John Cena Got A Second Chance At Hollywood, But It Came After ‘Absolute Fall On Your Face Failure’

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John Cena Got A Second Chance At Hollywood, But It Came After ‘Absolute Fall On Your Face Failure’

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Photo Credit: WWE

John Cena is getting a second shot at the movie business, and he’s finding success after drastically changing his approach to the roles he’s been taking as of late.

John Cena recently spoke to Insight with Chris Van Vliet while promoting F9 and spoke about how he’s grown as an actor since The Marine. Released in 2006 as a WWE Studios project, Cena explained how his initial foray into acting was done for the wrong reasons, but now he’s finding out how to properly balance life in WWE and on the silver screen.

“I mean if you look at it in that perspective, I started out doing movies as a business decision. It was originally supposed to be Steve Austin but he passed. Vince was like, ‘Hey I need you to go to Australia.’ This is two weeks before shooting. He explained if we can bolster WWE Studios, we will bolster WWE live event attendance, we can host larger venues and be more widespread. I’m like, ‘this guy is onto something, let’s go do this so I can get back to the ring.’ That’s the wrong approach to take,” Cena explained, “but I continued to take that approach to the movies that I did, and in turn, I made a lot of bad movies.

“So now transfer that into WWE speak. ‘This match would be good for the energy drink I’m trying to sell. If more people like the match, more people will drink the energy drink.’ No, you have a match because you f-cking loved to have those matches and you want to be there and be in the middle of it, look around at the majesty. It wasn’t until honestly, the Fred movies where I could parody myself,” Cena said, “and that was kind of the start of all that. And after that, Trainwreck, where I could have fun with the process and expect nothing out of it. Fred was a cameo, Trainwreck was a cameo and I did a bunch of other small cameos where I stop looking at it as a vehicle and start to look at this as creative fun.”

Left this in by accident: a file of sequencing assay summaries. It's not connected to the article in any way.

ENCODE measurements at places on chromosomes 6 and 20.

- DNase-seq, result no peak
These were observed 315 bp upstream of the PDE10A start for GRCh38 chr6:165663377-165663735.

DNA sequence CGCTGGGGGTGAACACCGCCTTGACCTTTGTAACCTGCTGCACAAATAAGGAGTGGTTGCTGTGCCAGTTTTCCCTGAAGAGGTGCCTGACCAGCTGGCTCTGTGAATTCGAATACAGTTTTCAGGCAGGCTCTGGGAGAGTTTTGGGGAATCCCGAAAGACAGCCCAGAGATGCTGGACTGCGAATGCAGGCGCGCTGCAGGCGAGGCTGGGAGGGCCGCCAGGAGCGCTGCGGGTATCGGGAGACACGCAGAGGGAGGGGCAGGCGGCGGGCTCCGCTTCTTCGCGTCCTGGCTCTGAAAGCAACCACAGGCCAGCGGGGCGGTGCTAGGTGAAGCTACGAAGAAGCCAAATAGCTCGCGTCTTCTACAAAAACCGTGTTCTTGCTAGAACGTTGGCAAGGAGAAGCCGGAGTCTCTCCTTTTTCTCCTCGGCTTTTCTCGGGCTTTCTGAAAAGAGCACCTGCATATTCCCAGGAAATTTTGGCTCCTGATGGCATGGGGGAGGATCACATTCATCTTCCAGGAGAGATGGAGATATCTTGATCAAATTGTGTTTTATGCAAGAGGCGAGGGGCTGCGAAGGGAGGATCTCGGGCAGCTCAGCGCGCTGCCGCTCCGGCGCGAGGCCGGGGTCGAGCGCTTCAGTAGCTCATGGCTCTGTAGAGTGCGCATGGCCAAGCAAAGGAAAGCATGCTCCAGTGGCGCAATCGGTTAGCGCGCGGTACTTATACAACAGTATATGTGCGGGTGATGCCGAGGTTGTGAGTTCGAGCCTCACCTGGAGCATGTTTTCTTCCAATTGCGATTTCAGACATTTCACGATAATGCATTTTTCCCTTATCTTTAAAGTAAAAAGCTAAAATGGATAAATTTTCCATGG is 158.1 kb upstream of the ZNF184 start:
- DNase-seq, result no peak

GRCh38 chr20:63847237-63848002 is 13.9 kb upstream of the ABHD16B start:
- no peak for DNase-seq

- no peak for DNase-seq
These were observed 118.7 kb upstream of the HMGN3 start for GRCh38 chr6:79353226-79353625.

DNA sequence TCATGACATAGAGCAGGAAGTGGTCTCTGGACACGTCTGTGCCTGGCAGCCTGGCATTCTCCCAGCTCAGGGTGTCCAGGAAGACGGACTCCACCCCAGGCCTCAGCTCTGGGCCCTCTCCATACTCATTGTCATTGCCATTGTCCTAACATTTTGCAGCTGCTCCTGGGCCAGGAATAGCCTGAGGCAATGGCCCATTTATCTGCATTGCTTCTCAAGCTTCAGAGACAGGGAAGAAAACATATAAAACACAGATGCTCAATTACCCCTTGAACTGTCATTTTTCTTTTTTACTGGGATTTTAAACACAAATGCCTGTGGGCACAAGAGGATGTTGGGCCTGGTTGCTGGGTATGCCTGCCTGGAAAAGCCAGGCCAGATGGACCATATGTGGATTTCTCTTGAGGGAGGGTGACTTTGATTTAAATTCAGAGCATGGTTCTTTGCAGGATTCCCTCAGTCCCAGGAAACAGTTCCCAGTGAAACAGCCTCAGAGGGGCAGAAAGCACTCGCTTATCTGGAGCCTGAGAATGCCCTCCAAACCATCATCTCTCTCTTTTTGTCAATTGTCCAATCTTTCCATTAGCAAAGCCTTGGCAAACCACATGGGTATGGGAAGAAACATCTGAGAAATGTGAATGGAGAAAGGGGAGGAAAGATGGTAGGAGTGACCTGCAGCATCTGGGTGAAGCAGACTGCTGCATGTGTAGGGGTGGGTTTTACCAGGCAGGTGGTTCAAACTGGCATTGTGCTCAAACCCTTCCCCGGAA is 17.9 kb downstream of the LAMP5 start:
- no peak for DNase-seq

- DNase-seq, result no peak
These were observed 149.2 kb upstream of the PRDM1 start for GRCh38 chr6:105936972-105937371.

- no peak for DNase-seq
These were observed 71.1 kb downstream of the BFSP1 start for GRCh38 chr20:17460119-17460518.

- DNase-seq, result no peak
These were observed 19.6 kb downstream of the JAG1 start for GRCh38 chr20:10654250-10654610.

Cena explained that he was still looking at WWE the same way, but WWE was where he wanted to be. He explained that approaching acting and other characters in the same way allowed him to explore things in a new way while keeping the same passion for wrestling.

“If they change my character heel or babyface or whatnot, it doesn’t matter because I have these other outlets I can express those emotions that I want to do. I had to change my perception and that came after tremendous failure. I thought after all those bad movies I was done,” Cena stated. “Fifteen years later I got a second chance at the movie business and we are talking about Fast 9. But that comes from absolute fall on your face failure.”

Falling off the bike will always help you learn to ride it.

— John Cena (@JohnCena) June 4, 2021

While his approach to acting has changed, Cena says he also continues to learn from professional wrestling in new ways as well. Asked what the biggest lesson he’s learned from working with Vince McMahon was, Cena said he reflects on the experience daily and it’s not so much something Vince told him, but rather the way he continues to operate his business.

“I continue to learn from him every single day. There is not an instance that goes by where I don’t reflect on my experience in the WWE and what he has taught me. Often times learning from osmosis, he doesn’t hit you over the head with the lessons,” Cena said, “but you can learn from his decision-making. It says a lot about the person and what you can take. That well is endless and not dried up yet. I continue to learn from him.

“I think the most valuable of all the lessons is to show up and deliver. That isn’t something he says, it’s something he does all the f’n time. He’s always there and he’s always invested. People can question his creative motives and whatever, it’s creativity,” Cena noted, “there’s always going to be an opinion. He’s always got his boots on the ground, he’s always invested and he always believes in his passion about the product. I think just showing up and delivering, that’s a huge takeaway.”

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